Each regular context may be associated with up to one "twin" context (linked to by p:twin) that contains information about the person that is written to by one or more "other" parties in the interaction context. Its associated control context has access control policies that allow this/these other parties to write to this context. In a sense this context contains "what they say about you", whereas the regular context is roughly "what you say about you."
Sharing Inbox Context
In order to bootstrap sharing, each user needs to have a sharing_inbox context that is globally append-able. This allows users to append invites to other user's.
It is used in the [Data_Sharing_With_Alice_And_Bob] scenario.
Representing Social Graphs
HDM defines a
h:relation complex attribute that is used in PDM to link one
Person node to another where each
Person node represents a different person. No symmetry is implied in this thus the statement (A
h:relation B) is akin to saying person A "knows of" person B.
Shown below are two social graph examples. One uses
foaf:knows links and and (unrelated to this) shows each node in its own context. The other uses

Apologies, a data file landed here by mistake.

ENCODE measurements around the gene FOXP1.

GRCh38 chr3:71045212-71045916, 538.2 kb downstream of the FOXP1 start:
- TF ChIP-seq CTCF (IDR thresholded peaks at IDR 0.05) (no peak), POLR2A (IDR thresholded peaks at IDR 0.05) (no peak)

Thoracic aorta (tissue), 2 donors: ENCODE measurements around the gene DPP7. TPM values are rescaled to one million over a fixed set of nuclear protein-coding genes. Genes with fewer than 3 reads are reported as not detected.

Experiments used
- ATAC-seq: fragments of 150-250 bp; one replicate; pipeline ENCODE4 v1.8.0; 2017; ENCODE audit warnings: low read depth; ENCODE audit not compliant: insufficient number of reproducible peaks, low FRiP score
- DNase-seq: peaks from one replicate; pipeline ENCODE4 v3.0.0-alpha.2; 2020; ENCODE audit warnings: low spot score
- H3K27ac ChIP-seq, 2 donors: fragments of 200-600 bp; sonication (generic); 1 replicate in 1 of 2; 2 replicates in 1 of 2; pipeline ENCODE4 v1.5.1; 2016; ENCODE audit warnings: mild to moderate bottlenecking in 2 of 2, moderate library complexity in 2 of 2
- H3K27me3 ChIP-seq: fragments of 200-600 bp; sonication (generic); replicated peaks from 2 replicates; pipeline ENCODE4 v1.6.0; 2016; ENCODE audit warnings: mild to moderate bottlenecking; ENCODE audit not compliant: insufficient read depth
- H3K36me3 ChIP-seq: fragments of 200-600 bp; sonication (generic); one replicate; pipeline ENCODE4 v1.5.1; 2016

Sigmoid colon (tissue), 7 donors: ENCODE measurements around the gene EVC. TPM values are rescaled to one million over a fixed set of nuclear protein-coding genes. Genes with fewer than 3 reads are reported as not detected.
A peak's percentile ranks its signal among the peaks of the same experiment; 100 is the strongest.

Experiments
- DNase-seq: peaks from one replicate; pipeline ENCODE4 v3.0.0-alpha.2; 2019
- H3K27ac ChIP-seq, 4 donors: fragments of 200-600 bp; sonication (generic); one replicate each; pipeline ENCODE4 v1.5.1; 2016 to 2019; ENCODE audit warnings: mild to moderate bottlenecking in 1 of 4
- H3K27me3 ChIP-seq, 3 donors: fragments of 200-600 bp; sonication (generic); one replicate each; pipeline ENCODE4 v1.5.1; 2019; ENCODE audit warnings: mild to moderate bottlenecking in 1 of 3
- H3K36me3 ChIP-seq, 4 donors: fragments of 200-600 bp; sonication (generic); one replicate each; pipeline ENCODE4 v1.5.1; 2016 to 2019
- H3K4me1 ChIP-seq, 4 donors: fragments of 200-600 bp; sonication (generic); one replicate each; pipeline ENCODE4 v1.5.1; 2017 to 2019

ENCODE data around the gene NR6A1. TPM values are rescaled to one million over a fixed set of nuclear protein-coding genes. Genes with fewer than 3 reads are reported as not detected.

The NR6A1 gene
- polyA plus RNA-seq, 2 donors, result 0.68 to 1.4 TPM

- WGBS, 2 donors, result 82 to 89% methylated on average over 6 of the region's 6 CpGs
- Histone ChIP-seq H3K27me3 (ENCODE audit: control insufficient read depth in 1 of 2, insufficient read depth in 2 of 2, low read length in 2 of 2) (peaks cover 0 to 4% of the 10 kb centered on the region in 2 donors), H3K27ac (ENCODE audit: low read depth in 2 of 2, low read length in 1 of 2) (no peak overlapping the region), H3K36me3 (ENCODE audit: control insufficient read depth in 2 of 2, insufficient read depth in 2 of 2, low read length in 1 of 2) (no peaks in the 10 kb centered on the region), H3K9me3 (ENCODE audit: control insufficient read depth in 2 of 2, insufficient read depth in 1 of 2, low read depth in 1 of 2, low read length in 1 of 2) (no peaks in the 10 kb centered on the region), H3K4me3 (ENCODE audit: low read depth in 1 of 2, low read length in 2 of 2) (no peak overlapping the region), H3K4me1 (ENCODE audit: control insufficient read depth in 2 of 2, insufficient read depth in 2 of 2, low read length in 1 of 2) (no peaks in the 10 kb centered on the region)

h:relation links and (unrelated) shows all person nodes in a single context. In the Work context we see that the user knows three colleagues but doesn't know how they know one another. In the Home & Family context we see that the user knows two people and that everyone knows one another. The
foaf:knows links are shown in both directions although logically this is redundant since
foaf:knows is what is a called a symmetric relation.
Entities that represent the user are shown in purple. Nodes representing a person other than the user are shown in red.
To indicate that a person A "knows" person B where some level of reciprocated interaction between the parties is implied, we use foaf:knows.
Since foaf:knows is a broader concept than h:relation, foaf:knows is not a sub-attribute of h:relation. Thus if we had the statement "A h:relation B" then we might later add a second statement "A foaf:knows B" to add the stronger, broader (and symmetric) concept of "knowing."
HDM also defines
h:indeterminate link attribute on node A to indicates that its value(s) may or may not represent the same thing as is represented by A.